Rail & Intermodal

Weekly wrap-up for Aug. 23, 2014
In the latest instance of drayage-related disruption, violence flared at Ningbo’s Beilun Container Port as thousands of striking truck drivers clashed with riot police and smashed the windshields of trucks crossing a picket line. The past week’s protests brought the world’s sixth-largest container port to a standstill, with carriers reportedly diverting ships.

A Federal appeals court in Pasadena shot down a novel legal challenge to railyard emissions that if successful would have erected a roadblock to a proposed Burlington Northern Santa Fe intermodal railyard near the Port of Los Angeles.

Intermodal train
The U.S. rail regulatory agency is asking the seven major U.S. and Canadian railroads, along with short lines, to explain how they will handle the expected surge of intermodal traffic, noting the situation has been “challenging.”

North American truckload and intermodal freight rates trended higher in July, when truck tonnage rose more sharply than expected, buoyed by industrial output, imports and automotive shipping.

International intermodal volume growth in North America in in July slowed from the month before, but the gains were still healthy, and a robust forecast for U.S. maritime imports for this month suggest the shipment of marine containers could kick into a higher gear.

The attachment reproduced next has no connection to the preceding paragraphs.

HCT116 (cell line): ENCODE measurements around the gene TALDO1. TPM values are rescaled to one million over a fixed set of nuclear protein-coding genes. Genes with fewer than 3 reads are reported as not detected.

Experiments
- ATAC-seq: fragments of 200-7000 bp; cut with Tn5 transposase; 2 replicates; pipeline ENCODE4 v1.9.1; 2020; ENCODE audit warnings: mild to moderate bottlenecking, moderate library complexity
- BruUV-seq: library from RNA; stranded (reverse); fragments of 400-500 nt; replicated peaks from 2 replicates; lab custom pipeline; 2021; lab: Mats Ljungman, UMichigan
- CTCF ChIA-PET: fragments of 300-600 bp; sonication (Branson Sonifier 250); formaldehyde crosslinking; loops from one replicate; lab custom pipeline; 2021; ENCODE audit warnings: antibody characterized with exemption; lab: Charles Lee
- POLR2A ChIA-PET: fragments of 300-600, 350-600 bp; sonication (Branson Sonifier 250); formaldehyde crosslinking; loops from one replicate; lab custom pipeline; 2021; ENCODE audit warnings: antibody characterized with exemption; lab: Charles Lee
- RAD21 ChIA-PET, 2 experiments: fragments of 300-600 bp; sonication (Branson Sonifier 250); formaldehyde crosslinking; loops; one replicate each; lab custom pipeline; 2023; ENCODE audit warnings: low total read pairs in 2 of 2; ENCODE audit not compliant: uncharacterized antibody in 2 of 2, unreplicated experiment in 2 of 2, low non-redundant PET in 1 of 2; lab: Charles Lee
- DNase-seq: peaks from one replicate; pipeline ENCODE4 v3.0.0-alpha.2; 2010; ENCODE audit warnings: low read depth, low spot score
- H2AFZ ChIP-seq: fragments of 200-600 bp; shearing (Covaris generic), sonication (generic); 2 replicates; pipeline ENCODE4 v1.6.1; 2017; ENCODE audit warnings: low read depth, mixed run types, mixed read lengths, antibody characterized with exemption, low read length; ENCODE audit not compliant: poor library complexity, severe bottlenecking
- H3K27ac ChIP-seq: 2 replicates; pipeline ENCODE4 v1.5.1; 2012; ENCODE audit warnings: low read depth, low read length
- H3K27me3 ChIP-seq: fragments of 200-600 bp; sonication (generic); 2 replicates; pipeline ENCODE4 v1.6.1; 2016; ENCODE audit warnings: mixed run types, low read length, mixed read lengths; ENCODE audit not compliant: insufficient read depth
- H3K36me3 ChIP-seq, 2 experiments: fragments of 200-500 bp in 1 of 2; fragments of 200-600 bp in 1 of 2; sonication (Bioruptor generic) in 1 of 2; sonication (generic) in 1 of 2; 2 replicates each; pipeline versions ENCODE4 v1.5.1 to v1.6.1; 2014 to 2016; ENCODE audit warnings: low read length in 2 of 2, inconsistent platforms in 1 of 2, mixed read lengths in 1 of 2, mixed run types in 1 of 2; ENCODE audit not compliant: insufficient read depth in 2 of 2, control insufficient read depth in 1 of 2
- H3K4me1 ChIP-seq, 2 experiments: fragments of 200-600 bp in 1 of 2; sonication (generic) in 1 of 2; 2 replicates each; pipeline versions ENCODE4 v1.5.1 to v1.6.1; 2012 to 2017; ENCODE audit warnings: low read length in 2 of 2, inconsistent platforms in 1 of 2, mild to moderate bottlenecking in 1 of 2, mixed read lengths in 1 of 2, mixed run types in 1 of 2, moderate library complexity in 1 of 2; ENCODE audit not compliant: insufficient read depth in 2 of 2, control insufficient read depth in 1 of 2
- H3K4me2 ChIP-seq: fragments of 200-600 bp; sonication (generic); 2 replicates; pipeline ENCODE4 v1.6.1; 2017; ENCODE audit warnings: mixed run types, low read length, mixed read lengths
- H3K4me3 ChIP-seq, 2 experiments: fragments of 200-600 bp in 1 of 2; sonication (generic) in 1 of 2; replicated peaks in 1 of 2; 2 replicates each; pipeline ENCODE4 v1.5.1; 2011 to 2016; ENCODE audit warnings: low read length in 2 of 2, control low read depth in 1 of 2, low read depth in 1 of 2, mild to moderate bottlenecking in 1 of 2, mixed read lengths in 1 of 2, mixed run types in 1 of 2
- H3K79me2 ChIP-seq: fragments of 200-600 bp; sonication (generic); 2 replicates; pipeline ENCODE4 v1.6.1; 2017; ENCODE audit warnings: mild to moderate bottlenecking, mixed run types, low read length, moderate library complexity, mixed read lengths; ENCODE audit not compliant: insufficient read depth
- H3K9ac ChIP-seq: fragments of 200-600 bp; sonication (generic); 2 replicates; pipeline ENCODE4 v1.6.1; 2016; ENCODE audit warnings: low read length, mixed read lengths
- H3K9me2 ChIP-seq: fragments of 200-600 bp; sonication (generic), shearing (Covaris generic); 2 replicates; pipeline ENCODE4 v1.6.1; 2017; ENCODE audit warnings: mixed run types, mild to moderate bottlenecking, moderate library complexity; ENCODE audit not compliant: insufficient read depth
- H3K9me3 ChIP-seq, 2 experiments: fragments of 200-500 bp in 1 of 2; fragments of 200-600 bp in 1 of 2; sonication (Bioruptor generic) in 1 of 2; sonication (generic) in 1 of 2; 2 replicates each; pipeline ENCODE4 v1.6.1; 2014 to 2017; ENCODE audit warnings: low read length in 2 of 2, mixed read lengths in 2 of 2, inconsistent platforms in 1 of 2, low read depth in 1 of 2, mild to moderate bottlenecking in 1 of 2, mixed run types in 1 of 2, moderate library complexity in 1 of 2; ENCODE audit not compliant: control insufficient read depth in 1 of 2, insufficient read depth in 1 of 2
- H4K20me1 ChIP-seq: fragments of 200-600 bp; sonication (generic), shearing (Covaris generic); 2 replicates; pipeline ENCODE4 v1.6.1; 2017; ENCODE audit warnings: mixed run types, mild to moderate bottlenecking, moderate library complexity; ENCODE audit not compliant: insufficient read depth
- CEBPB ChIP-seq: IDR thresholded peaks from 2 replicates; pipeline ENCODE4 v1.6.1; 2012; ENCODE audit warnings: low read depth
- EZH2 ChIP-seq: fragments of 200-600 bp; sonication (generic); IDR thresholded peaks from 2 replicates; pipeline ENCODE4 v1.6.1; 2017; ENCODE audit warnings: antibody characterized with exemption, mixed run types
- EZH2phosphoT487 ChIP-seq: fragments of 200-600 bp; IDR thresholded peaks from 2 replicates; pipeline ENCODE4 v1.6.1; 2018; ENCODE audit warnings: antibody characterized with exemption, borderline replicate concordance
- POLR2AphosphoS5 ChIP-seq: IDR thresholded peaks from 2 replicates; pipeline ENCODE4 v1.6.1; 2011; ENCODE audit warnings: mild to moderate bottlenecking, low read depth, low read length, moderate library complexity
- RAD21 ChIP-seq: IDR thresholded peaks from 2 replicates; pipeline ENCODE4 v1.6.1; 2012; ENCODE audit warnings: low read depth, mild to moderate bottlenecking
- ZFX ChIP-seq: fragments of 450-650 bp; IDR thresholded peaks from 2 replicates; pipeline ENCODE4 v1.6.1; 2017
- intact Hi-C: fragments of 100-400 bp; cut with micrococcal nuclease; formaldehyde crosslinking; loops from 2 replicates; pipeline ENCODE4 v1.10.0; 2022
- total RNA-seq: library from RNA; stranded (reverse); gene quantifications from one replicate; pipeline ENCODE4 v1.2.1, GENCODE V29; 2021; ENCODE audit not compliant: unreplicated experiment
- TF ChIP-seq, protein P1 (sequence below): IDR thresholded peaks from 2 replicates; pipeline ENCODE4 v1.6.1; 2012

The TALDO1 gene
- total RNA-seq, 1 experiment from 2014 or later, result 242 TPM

Changing supply chains demand changing technology, and a more multimodal, integrated supply chain require a blend of asset- and non-asset-based transportation systems.

U.S. Class I railroads are betting on tighter truck capacity, along with a surge of intermodal traffic, to allow them to kick domestic intermodal rate hikes into a higher gear.

BNSF Alliance intermodal center
Distribution centers and manufacturing plants are increasingly springing up around U.S. intermodal terminals, as shippers aim to reduce drayage costs and overall tightening truck capacity fuels intermodal volume growth.

BNSF locomotive
BNSF Railway and Canadian Pacific Railway say they are steadily reducing a backlog of grain shipments, but agricultural shippers warn the true test of whether they can handle the upcoming harvest will come quickly, in a week or two.

Weekly wrap-up for Aug. 16, 2014
Diversions related to the ongoing negotiations on the U.S. West Coast between the International Longshore and Warehouse Union and the Pacific Maritime Association continue to have an impact elsewhere.